ZX Spectrum keyboard maker pays overdue royalties, cancels contracts with devs

Elite Systems — the company behind the ZX Spectrum keyboard Kickstarter that drew legality doubts earlier this year — canceled contracts with developers whose games were used in its app and has paid them all outstanding royalties, Dynamite Dan developer Rod Bowkett told Polygon this morning.

Bowkett is one of the developers whose games were used in Elite's ZX Spectrum app, which reproduced classic video games from the 8-bit computer of the same name that was sold by Sinclair Research between 1982 and 1992. Bowkett, along with more than a dozen other developers, told Polygon in February that their games were used without permission by Elite or that they had signed contracts with the company for which royalties had not been received.

According to Bowkett, as of this morning lawyer Alex Tutty of media-focused legal firm Sheridans London has received all owed outstanding royalties from the company. The group of developers behind Tutty, in addition to Bowkett, include Jonathan Cauldwell (Egghead, Egghead to the Rescue), Steve Crow (Turbo Outrun, Overlord), Julian Gallop (Lords of Chaos, Laser Squad), Roger Hulley (Skool Daze), Mike Lewis (Red Hawk, Kwah!), Paul McKenna (Odin Computer Graphics), Costa Panayi (Vortex Software), Jon Ritman (Bear Bovver, Match Day), Ian Stewart (Helpa), Bob Smith (Horace, Gem Chaser), Simon Ullyatt (Cronosoft), Steve Wetherill (Nodes of Yesod) and Sandy White (Ant Attack).

"This has been a very long haul for us."

"It seems this affair has finally been resolved," Bowkett told Polygon. "In addition our contracts with Elite have been successfully terminated thus preventing the company from legally using any of our games in any of their current or future products.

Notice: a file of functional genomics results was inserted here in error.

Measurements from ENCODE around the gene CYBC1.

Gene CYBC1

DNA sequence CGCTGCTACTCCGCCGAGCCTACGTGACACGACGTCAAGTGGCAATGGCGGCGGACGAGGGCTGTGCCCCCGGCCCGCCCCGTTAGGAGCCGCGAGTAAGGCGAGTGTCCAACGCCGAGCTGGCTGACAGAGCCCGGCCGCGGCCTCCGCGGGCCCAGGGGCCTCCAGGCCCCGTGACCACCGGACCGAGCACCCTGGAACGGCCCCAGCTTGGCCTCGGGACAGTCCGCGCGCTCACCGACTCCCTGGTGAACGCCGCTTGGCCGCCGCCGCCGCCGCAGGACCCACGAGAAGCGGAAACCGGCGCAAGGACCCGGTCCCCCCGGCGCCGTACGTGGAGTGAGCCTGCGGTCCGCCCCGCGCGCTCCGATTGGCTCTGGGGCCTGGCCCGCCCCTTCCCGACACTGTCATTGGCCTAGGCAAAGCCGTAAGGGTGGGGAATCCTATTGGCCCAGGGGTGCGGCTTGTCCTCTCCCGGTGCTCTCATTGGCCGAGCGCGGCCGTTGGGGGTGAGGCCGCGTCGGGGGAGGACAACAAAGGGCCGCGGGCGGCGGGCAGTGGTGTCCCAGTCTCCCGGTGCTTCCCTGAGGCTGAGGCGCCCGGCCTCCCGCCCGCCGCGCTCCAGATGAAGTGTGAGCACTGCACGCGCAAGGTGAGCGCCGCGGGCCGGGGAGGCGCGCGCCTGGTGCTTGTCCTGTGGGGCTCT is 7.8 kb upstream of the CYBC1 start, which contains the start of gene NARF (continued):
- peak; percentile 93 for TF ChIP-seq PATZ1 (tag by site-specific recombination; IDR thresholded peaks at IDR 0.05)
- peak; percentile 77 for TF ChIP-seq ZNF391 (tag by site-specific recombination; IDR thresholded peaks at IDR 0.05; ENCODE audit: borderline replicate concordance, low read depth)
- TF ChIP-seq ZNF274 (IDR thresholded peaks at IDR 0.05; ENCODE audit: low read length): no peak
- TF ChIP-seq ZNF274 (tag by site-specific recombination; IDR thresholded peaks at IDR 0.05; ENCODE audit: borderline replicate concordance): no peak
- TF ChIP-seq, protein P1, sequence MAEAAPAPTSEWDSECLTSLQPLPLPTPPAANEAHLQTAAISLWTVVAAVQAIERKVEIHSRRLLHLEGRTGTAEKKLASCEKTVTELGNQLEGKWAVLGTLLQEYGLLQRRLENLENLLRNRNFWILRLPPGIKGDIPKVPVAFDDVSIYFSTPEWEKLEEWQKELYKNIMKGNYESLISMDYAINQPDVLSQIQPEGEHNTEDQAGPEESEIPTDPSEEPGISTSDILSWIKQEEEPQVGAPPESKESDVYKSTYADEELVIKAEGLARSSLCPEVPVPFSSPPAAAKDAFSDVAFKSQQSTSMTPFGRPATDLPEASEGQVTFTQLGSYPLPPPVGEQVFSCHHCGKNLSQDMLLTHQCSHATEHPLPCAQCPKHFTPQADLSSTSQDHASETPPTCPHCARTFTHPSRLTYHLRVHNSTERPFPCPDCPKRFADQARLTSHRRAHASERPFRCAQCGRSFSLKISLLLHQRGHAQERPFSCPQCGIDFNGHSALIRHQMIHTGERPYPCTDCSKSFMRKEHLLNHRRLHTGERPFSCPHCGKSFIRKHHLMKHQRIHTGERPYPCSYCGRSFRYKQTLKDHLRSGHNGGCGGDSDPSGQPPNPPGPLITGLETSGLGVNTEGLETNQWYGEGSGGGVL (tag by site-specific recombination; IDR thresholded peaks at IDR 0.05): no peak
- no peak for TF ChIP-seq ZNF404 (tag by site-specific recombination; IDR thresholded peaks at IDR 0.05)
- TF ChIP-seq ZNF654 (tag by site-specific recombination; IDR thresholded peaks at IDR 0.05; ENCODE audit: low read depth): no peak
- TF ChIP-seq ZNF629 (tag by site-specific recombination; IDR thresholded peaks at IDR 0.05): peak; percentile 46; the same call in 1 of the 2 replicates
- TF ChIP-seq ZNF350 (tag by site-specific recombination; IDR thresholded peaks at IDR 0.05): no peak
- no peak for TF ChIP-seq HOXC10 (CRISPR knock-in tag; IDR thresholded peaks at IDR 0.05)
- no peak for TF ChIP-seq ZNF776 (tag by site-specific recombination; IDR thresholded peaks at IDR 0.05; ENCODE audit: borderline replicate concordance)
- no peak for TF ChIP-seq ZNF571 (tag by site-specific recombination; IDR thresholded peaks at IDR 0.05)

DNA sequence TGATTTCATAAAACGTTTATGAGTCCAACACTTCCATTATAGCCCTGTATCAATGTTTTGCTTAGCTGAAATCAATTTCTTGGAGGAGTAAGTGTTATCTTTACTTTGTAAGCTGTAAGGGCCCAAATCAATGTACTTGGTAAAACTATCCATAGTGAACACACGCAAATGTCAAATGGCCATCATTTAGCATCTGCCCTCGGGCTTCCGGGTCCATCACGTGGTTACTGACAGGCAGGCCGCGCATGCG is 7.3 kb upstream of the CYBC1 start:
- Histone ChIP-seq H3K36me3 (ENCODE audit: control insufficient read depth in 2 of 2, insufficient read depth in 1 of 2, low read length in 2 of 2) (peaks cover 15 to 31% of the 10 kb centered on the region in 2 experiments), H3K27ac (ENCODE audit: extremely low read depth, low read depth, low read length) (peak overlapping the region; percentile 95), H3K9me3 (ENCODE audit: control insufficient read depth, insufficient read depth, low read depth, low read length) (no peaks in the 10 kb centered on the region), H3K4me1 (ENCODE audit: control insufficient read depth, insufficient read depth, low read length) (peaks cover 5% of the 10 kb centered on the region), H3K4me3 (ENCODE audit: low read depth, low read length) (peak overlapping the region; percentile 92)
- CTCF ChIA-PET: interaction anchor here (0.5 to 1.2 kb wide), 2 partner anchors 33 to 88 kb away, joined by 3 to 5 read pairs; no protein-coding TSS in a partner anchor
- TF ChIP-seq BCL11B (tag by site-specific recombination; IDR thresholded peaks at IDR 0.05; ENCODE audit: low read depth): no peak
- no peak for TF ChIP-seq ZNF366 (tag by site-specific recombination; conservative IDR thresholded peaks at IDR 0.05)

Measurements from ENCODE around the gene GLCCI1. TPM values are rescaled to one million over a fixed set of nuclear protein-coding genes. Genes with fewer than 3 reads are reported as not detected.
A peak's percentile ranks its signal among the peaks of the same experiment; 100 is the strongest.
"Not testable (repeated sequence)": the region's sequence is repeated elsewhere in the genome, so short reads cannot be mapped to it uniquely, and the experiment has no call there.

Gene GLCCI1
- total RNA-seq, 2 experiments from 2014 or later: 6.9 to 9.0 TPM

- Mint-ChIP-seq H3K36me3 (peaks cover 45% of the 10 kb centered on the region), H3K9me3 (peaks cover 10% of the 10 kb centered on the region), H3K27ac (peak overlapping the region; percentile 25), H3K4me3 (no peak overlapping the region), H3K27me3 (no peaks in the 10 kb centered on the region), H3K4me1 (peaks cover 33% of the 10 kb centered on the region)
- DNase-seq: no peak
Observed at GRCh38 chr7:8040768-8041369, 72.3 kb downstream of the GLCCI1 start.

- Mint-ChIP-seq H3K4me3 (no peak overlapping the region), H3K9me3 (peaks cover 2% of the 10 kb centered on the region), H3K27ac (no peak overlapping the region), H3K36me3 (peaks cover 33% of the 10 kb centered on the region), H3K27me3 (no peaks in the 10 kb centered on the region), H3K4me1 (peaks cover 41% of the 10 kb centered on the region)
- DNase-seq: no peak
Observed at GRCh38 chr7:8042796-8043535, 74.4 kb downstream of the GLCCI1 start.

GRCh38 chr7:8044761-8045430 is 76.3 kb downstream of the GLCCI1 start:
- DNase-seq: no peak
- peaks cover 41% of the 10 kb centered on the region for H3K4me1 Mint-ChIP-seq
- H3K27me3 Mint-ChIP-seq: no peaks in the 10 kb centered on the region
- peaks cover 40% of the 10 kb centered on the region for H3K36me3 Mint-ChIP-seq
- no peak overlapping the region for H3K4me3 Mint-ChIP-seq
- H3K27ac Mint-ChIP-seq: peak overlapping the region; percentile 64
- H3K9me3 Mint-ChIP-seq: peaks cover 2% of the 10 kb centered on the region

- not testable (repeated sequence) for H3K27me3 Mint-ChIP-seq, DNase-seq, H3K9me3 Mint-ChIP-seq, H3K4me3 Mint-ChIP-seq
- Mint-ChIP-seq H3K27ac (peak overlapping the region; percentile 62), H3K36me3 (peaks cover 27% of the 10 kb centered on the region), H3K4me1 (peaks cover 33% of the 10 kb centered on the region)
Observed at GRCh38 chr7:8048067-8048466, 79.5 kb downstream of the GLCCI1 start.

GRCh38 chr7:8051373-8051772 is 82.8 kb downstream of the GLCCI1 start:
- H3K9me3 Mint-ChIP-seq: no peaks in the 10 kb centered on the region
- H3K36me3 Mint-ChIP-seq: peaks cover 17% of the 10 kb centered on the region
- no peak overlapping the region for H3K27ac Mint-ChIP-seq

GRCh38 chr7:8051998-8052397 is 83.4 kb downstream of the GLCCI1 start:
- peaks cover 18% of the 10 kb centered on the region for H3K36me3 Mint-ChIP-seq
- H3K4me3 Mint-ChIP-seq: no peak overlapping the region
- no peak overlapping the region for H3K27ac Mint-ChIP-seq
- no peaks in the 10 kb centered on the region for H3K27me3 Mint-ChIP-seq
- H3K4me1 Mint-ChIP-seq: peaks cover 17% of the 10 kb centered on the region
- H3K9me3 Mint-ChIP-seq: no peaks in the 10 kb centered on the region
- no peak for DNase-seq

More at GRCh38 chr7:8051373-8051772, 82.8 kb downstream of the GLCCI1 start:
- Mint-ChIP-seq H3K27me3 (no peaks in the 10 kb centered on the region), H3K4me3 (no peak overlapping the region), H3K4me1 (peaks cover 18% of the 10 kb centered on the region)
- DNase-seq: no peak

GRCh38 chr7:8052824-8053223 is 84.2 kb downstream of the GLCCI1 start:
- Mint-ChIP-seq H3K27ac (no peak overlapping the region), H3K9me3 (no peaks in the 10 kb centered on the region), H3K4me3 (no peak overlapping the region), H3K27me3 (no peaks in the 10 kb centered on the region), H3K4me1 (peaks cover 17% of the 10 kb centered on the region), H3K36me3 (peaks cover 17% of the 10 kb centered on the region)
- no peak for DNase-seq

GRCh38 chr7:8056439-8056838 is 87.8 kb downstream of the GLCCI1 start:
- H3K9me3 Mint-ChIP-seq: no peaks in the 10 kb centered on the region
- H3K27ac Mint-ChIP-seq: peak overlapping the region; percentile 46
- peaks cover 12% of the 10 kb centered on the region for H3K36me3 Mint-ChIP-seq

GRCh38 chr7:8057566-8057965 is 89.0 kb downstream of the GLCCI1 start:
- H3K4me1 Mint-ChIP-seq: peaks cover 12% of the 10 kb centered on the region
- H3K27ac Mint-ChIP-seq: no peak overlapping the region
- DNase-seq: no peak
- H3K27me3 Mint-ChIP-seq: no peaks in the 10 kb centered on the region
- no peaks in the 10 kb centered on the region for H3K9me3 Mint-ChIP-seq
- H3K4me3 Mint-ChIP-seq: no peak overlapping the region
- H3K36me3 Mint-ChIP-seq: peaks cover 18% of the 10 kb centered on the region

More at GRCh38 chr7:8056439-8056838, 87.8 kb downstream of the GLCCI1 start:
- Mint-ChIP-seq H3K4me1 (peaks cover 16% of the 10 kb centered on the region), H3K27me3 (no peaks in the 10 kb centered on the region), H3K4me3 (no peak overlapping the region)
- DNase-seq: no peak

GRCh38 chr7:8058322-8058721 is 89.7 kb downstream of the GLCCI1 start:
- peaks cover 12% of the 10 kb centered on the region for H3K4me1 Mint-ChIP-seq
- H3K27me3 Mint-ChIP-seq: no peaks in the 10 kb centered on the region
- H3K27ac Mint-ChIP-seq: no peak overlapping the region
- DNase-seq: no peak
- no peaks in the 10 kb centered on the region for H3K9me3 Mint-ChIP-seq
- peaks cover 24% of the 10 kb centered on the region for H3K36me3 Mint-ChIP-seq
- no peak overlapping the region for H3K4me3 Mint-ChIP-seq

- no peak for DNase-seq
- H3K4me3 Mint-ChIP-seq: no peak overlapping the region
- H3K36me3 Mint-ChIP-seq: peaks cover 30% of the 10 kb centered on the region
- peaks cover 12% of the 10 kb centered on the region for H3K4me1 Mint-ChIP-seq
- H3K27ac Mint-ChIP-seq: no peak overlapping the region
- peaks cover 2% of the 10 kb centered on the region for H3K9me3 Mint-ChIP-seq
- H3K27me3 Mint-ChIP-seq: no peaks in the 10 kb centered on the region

"This has been a very long haul for us, but hopefully a line has been drawn which will discourage similar copyright abuses in the future," he added.

The full list of IPs affected by the case are being pulled from the Elite's ZX Spectrum app: Alien Highway, Android One, Android Two, Ant Attack, Auf Wiedersehen Monty, Avenger, Back To Skool, Chaos, Combat Zone, Confusion, Cyclone, Dead Or Alive, Deflektor, Dynamite Dan, Dynamite Dan 2, Egghead 4 (Egghead Entertains), Egghead 5 (Egghead Round The Med), Everyone's a Wally, Eliminator, Factory Breakout, Factory Daze, Farmer Jack: Tresture Trove, Farmer Jack: Harvest Havoc!, Firelord, Gamex, Gun Boat, HATE (Hostile All Terrain Encounter), Head Over Heels, Highway Encounter, Heartland, Hideous, International Match Day, Jack The Nipper, Jack The Nipper 2, Krakout, Kwah!, Laser Squad, Laser Snaker, Loco Bingo, Lords Of Chaos, Match Day, Match Day 2, Moley Christmas, Monty On The Run, Nodes Of Yesod, Northstar, Quantum Gardening, Robin Of The Wood, Revolution , Redhawk, Rebelstar, RebelStar 2, Revolver, Sea Surfer, Sidewize, Skate Crazy, Skool Daze, Slubberdegullion, Slug, Splattr, Starquake, Stranded 2.5, Super Scramble Simulator, Switchblade, The Arc of Yesod, The Plot, TLL (Tornado Low Level), Turbo Girl, WGB, Wanted! Monty Mole, and Wizard's Lair.

In January, Elite Systems wrapped up its Kickstarter campaign for the ZX Spectrum keyboard, which was emulate the forenamed personal computer and built for use with Elite's Spectrum games app. Numerous developers whose games appeared in the app expressed concern that their content was being used illegally, with many stating they had attempted to contact Elite about the issue to no response. Shortly after the campaign ended, Elite's Steve Wilcox posted a message asking unhappy developers to contact them directly, noting that the company "take[s] our contractual relationships most seriously."

A few days later, Elite withdrew its ZX Spectrum game emulator apps — including ZX Spectrum: Elite Collection, the ZX Spectrum: Elite Collection HD iOS app and all of Elite's 8-bit games — with Wilcox noting it was "inappropriate" to keep selling them while payments to contracted developers were outstanding. To date, these games have not been reposted to the app stores.

"This has been a personally chastening experience," Wilcox wrote at the time.

The most recent update to the campaign only mentions testing of a new physical prototype for the keyboard, and several comments note that backward rewards have begun shipping.

Polygon has reached out to Elite for comment and will share additional information.

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